2019 Nissan Leaf: A Trim Comparison
The Nissan Leaf is going strong in its second generation. Gone is the futuristic styling with the bulging bug eyes at the front. Unless you looked carefully at the badging, you might think this is simply another run-of-the-mill hatchback cruising down the road. This more conventional styling, small footprint, and great price point have made the Leaf a very capable city car. It has also made it the world’s best-selling electric vehicle of all time.
Previous versions of the Leaf focused specifically on city driving. It’s smaller size meant that it had a smaller battery and, therefore, a smaller total range. But that’s all changed in 2019. Now each trim level has a “Plus” version that ups the battery pack from a 40 kWh size to a 62 kWh size. That puts the Leaf’s range into the same ballpark as competitors like the Chevrolet Bolt and Tesla Model 3.
So let’s break down these different trims and what’s included at their individual price points.
The 2019 Nissan Leaf S is the cheapest trim you can purchase, with a starting MSRP of $29,990. That’s actually a cheaper starting price than previous years. The base version of the Leaf comes with a 40 kWh battery pack. According to EPA testing, it’s capable of traveling about 150 miles on a single charge. While that’s more than enough for daily commutes and errands, it falls much shorter of other competitors’ standard ranges.
Some EVs with longer range include the Hyundai Kona Electric (258 miles), the Chevrolet Bolt (238 miles), and the Tesla Model 3 (220 miles). While these competitors have non-luxury pricing like the Nissan Leaf, they all land around a starting MSRP of $40,000. The standard Leaf, on the other hand, starts just shy of $30,000.
With the Leaf S, you’ll also get a 6.6 kW onboard charger and a portable trickle-charge cable in addition to the usual charge port. The Leaf S trim has 16-inch steel wheels and comes with a tire repair kit, just in case something happens while you’re out-and-about. This trim of the Nissan Leaf also allows you to focus on the road with a hands-free text messaging assistant and Bluetooth connectivity. You’ll also get a rearview monitor, cloth seating, 60/40 split fold-down rear seats, 5-inch color display, four speakers, and USB port.
For EV drivers with range anxiety, the 2019 Nissan Leaf now offers “Plus” versions with larger battery packs and longer range. With a starting MSRP of $36,300, the Leaf S Plus has a 62 kWh battery pack that lasts for an EPA-estimated 226 miles before needing a recharge. This is much closer to the competitors mentioned above while also remaining the least expensive option of the bunch.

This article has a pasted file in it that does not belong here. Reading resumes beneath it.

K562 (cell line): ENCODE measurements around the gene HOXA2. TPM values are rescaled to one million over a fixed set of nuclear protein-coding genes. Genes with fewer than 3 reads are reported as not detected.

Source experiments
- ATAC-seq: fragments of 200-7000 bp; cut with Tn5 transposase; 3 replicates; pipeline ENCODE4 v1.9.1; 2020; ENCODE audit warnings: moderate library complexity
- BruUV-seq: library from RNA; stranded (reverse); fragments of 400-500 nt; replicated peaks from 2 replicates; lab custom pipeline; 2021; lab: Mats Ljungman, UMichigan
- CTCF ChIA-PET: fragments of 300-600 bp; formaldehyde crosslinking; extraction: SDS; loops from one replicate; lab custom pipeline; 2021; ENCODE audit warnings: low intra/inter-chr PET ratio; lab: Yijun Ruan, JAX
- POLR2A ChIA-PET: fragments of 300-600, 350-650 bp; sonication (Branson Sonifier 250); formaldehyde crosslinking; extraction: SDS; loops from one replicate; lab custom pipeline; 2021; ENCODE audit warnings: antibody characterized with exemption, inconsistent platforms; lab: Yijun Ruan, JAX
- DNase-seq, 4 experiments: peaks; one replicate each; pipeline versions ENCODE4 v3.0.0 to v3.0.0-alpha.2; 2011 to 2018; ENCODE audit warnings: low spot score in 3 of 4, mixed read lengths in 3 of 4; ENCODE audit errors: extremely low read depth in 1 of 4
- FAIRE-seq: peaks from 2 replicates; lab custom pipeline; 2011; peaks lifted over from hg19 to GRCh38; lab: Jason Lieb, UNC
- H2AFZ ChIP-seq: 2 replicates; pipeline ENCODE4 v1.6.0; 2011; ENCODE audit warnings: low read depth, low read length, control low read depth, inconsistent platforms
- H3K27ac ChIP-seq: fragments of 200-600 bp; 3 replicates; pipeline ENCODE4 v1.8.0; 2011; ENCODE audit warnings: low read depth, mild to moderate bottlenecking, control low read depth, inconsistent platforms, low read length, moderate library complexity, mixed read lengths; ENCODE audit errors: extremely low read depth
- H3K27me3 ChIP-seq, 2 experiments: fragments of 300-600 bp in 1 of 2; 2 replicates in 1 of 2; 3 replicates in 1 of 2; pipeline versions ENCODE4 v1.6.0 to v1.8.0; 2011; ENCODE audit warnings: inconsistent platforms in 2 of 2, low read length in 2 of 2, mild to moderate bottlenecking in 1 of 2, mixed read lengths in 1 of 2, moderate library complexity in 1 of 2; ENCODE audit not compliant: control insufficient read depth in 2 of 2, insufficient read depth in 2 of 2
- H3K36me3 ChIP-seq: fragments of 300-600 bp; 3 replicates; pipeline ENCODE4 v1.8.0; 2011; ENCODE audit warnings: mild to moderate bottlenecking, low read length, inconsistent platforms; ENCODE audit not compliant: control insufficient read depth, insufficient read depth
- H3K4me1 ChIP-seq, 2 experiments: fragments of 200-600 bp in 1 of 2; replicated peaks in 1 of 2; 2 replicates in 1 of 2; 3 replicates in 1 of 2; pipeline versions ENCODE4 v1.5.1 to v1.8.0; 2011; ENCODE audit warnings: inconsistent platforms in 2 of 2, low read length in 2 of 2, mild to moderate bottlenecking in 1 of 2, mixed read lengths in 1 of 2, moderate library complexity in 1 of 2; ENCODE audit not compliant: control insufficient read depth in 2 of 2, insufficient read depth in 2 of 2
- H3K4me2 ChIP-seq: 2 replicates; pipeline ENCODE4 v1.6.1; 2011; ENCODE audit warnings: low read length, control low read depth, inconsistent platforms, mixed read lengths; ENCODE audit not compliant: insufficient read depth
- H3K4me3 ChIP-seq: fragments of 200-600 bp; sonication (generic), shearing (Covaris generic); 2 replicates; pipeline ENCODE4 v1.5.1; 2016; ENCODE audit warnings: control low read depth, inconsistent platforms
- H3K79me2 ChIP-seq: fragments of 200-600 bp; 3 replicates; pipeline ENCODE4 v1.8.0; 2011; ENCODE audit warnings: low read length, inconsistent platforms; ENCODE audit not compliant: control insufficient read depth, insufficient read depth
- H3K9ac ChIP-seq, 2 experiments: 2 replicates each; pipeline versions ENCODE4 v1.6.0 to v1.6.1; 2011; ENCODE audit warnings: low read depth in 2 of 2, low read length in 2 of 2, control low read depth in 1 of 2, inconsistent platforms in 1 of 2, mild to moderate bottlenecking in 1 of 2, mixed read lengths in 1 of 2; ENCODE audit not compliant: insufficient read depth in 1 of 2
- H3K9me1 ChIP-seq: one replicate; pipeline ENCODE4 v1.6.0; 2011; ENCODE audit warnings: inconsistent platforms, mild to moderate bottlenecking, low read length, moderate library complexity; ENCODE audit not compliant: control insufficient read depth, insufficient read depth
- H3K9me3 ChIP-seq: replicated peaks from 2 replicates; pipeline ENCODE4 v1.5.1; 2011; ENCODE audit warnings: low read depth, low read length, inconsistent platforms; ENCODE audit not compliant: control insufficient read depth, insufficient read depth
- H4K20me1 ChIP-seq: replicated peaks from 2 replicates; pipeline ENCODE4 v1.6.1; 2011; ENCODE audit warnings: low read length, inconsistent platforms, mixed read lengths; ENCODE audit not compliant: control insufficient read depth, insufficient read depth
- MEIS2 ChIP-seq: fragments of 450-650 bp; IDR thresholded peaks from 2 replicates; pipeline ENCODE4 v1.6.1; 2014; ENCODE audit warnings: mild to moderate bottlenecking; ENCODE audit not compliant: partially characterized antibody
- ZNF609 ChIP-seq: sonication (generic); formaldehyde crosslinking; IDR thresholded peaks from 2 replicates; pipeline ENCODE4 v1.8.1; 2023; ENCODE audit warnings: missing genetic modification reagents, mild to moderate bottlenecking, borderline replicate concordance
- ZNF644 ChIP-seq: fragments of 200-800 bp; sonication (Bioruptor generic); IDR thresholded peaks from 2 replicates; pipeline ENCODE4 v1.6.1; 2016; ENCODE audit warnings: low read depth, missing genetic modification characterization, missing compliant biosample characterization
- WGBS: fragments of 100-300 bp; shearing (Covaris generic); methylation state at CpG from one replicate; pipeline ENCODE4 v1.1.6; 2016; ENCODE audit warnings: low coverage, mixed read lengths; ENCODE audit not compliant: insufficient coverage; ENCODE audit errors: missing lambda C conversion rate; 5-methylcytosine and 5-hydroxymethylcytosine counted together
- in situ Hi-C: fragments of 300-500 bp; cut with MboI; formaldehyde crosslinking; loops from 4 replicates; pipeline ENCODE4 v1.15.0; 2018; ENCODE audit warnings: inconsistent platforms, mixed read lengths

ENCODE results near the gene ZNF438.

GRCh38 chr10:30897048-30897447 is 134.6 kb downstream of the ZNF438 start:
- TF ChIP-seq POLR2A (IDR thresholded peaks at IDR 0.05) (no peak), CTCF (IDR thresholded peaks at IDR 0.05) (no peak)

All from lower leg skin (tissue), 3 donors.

The Leaf S Plus also comes with DC quick charging capability. New Level 3 DC quick charging stations can regenerate 80% of battery life in as little as 45 min. The Leaf S Plus also comes with an upgraded NissanConnect 8-inch touchscreen display and intelligent forward collision warning. Otherwise, the Leaf S and the Leaf S Plus are dimensionally and aesthetically similar.
The 2019 Nissan Leaf SV offers plenty more in this upgraded trim level. The Leaf SV starts at $32,600. At this higher price point, the wheels get an upgrade to 17-inch machine-finished aluminum-alloy.
The biggest change comes on the inside. A Nissan Navigation System is now included standard, as are Apple CarPlay and Android Auto capabilities. Drivers can also take advantage of NissanConnect EV with services powered by SiriusXM and complimentary trial access to 3-year EV and Select as well as 6-month Premium Plus packages.
The seats remain a cloth trim. Because this is not a Plus version, the infotainment touchscreen measures a smaller 7 inches diagonally (compared to the S Plus trim). The standard Leaf SV trim has the 40 kWh battery pack capable of 150 miles of range per charge.
Similar to the upgrades found on the previous trim, the Leaf SV Plus adds a bigger infotainment screen (8-in touchscreen instead of 7-in) and leather-wrapped steering wheel. Drivers will appreciate the addition of a hands-free text messaging assistant and Nissan Door-to-Door Navigation with 3D graphics and satellite imagery.
As before, “Plus” versions upgrade the battery pack to a 62 kWh configuration. On the SV Plus trim, this is good for 215 miles per charge. That’s a little bit less than the Leaf S Plus but still within striking range of other competitors. Otherwise, it carries over the majority of the standard features from the standard SV trim. The starting MSRP is $38,510.
The 2019 Nissan Leaf SL is the most expensive option you can choose with a starting MSRP of $36,300, but this trim feels luxurious. Everything from the SV is still here, but the SL takes it even further. On the exterior, you lose the halogen headlights and get LED low-beam headlights with an automatic on/off feature. The charge port also has a light and lock.
The interior now features leather-appointed seating. Added safety features include blind-spot warning and intelligent Around View monitoring. Even the audio system is upgraded to a Bose Energy Efficient Series Premium Audio System with seven speakers.
The Leaf SL has the standard 40 kWh battery pack capable of 150 miles of range per charge.
The Leaf SL Plus starts at $42,550 and features the upgraded 62 kWh battery pack with 215 miles of range. The higher price tag also includes Nissan’s ProPILOT Assist. This includes speed control, lane centering, and braking assist. It helps to maintain the distance between your car and the car ahead while also keeping you in the middle of your lane on the highway. An additional safety feature is automatic emergency braking with pedestrian detection. Otherwise, it is dimensionally similar to the Leaf SL and comes with the same standard features.
(Featured image via Facebook)